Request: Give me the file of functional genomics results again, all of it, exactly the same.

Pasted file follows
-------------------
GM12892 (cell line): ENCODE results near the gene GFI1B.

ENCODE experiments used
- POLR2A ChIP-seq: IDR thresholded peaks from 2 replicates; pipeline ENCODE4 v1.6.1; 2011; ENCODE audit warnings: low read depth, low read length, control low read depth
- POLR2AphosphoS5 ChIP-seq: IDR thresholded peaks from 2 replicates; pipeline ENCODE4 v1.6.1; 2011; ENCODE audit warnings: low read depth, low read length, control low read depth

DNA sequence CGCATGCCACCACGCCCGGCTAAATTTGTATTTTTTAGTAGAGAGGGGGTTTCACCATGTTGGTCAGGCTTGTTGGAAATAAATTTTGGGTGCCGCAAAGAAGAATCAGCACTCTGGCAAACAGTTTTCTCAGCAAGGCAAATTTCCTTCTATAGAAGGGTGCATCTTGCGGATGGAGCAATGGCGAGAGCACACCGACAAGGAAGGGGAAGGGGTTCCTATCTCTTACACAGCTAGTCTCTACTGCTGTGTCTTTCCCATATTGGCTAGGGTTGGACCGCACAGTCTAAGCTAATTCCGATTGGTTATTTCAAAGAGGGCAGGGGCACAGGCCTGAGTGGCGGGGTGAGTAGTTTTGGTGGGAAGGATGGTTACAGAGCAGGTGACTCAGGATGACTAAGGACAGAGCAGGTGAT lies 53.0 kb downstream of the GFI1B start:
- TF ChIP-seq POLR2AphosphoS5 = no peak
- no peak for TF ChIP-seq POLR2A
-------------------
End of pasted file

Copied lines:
GM12892 (cell line): ENCODE results near the gene GFI1B.

ENCODE experiments used
- POLR2A ChIP-seq: IDR thresholded peaks from 2 replicates; pipeline ENCODE4 v1.6.1; 2011; ENCODE audit warnings: low read depth, low read length, control low read depth
- POLR2AphosphoS5 ChIP-seq: IDR thresholded peaks from 2 replicates; pipeline ENCODE4 v1.6.1; 2011; ENCODE audit warnings: low read depth, low read length, control low read depth

DNA sequence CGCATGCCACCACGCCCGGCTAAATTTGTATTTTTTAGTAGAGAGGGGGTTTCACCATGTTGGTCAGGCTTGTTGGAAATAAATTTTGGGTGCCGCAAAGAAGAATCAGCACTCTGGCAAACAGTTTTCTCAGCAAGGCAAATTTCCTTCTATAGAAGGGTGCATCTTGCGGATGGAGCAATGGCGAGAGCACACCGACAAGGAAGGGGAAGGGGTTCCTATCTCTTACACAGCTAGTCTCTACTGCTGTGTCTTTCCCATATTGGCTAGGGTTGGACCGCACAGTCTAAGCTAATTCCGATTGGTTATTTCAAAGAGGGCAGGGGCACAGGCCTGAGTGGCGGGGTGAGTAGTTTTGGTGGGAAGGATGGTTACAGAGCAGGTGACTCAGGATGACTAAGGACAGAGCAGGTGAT lies 53.0 kb downstream of the GFI1B start:
- TF ChIP-seq POLR2AphosphoS5 = no peak
- no peak for TF ChIP-seq POLR2A